March is Youth Art Month, a nationally recognized and supported endeavor to highlight the importance of teaching the arts to our children. “Art education develops self-esteem, appreciation of the work of others, self-expression, cooperation with others, and critical thinking skills, skills vital to the success of our future leaders —our children” ( http://www.acminet.org/youth_art_month.htm).
Allied Arts Association here in Cambria, under the steam of artist/educator Suzette Milam-Morrow, is taking part of this celebration and presenting the Youth Art Show, running all this month. The opening reception will be held at the Old Grammar School Gallery from 5:30 to 7 p.m. Friday, March 5. With the help of artist/artist-in-residence teacher, Stephanie Arehart, we should have a wonderful sampling of work from all grade levels in our school district.
There will be musical entertainment at the opening, including preview performances from the upcoming high school show “Seussical the Musical” and singing by Sarah Wright of Cambria.
I asked Suzette about the motivation for this show, “It is essential that we keep fighting for our youth to have the arts as an important part of their education. The automatic assumption is that art is ‘fluff’ and ‘leisure’ courses of study. Actually, it is quite the opposite.
“They provide an avenue to study every subject. They give youth the vital skills of problem solving and concept to concrete. As Daniel Pink says in his book, ‘A Whole New Mind,’ ‘A creative thinker will be the only thing that cannot be outsourced in America.’
Art is actually written into the state curriculum. We are required to conduct some form of art education. Often, this duty falls to teachers who may have no art background or experience and funding comes through the good graces of the Parent Teacher Association or, as in our fine town, with strong community support. And, thank goodness for them and people like Suzette and Stephanie and the teachers who do work hard to bring these subjects to our kids.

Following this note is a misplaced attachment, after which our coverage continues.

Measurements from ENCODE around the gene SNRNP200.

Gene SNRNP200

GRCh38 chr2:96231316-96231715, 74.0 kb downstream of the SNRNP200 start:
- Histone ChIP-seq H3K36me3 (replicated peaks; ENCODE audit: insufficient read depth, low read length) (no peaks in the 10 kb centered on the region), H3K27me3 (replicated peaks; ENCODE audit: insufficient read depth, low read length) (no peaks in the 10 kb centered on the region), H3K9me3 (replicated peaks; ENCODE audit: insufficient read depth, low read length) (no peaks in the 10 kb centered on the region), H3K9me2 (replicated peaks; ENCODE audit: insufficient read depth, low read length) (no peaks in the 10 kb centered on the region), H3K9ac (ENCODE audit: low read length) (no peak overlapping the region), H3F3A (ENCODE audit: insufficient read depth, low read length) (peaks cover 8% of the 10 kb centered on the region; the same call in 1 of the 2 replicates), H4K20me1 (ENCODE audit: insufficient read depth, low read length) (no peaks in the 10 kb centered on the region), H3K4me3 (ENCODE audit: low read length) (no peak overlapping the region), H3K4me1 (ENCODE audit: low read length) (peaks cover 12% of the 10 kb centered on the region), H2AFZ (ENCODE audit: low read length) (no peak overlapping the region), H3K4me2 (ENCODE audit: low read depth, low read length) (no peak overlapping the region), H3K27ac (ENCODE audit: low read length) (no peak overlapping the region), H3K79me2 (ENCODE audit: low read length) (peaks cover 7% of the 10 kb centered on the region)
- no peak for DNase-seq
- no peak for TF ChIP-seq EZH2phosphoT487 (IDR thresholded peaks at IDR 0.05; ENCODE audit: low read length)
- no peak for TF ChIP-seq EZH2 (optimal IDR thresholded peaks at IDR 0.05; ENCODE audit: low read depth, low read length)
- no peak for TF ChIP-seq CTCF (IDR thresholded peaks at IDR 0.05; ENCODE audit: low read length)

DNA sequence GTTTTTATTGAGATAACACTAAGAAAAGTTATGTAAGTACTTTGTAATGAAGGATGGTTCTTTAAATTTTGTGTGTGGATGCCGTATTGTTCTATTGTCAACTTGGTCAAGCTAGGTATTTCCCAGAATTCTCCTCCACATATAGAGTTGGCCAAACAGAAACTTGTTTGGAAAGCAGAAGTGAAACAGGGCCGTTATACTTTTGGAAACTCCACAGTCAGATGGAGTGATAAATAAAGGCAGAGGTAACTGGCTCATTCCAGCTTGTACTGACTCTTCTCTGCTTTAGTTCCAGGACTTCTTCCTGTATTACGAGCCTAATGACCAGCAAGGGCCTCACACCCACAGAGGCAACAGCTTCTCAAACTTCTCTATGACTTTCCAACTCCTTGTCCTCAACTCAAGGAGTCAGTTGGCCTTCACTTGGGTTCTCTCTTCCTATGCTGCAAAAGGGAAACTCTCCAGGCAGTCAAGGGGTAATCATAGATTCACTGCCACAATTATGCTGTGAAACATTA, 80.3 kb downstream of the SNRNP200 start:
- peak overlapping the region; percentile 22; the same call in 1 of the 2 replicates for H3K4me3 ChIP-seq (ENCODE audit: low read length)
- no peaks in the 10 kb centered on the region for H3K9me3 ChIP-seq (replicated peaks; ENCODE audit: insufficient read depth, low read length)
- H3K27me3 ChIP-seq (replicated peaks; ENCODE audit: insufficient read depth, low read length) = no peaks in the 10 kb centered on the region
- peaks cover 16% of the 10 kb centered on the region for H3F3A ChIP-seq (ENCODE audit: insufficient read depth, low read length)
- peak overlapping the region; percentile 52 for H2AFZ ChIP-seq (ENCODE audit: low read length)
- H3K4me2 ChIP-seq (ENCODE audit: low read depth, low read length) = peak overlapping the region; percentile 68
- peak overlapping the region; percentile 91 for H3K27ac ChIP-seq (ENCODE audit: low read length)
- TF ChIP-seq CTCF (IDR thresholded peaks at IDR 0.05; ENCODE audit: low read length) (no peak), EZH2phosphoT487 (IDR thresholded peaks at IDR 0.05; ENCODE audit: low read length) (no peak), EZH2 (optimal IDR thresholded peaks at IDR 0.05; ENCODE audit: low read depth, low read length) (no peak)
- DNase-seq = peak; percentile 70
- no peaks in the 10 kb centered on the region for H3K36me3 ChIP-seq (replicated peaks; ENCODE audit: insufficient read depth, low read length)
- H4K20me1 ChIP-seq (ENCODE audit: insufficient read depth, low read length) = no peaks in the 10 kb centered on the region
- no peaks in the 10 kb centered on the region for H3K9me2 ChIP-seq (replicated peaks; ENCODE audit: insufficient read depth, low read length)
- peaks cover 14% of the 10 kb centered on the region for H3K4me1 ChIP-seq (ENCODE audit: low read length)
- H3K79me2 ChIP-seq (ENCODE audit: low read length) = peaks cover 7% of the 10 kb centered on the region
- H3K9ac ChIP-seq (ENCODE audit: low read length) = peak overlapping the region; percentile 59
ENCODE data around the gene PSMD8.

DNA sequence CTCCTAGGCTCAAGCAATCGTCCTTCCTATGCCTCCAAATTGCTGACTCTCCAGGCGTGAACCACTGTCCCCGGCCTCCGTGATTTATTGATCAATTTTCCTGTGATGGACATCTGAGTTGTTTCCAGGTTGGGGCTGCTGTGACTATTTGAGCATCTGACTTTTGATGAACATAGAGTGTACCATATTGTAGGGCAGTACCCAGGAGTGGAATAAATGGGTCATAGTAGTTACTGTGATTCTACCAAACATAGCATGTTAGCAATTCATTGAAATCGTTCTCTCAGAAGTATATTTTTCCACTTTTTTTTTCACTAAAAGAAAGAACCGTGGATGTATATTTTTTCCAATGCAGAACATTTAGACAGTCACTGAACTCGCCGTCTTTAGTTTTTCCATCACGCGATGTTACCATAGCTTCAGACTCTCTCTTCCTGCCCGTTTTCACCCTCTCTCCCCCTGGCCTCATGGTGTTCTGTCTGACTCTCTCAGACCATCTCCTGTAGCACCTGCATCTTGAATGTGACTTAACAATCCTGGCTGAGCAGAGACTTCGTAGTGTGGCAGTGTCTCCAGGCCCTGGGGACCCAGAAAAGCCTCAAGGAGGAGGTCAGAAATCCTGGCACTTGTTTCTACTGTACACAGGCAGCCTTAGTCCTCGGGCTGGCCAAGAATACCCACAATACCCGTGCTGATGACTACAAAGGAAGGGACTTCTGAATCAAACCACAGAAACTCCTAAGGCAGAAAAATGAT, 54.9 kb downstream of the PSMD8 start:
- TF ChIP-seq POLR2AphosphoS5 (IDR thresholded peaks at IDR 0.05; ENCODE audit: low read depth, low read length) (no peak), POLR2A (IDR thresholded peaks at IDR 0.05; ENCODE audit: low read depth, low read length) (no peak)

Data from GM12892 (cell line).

“Well-developed programs of making and studying art serve many functions. They help students better articulate their perceptions and shape coherent responses to their experiences. When children learn to appreciate form and color, when they learn the importance of fashioning their own images of the world around them, they achieve greater discipline and self-confidence. Further, the arts have extrinsic public value as they are increasingly important to this nation’s economy” ( “The Nation and the Arts,” a Presidential briefing paper prepared by the Independent Committee on Arts Policy).
I have the good fortune to teach crafts classes on occasion to all ages. I have long encouraged my own children to express themselves in other ways. Well, I guess they didn’t really have much of a choice around my house, eh?
“… To everyone celebrating Youth Art Month — through study and appreciation of the arts, we gain a deeper understanding of ourselves and of society. For children, the arts are an invitation to cultivate the skill of critical thinking and to recognize the bonds that link the diverse cultures of the world. American arts education enlivens our school, opening children’s mind and awakening their senses to the human experience” (President William Clinton).
Experience the Youth Art Show this month. Get a glimpse at how our children are seeing the world.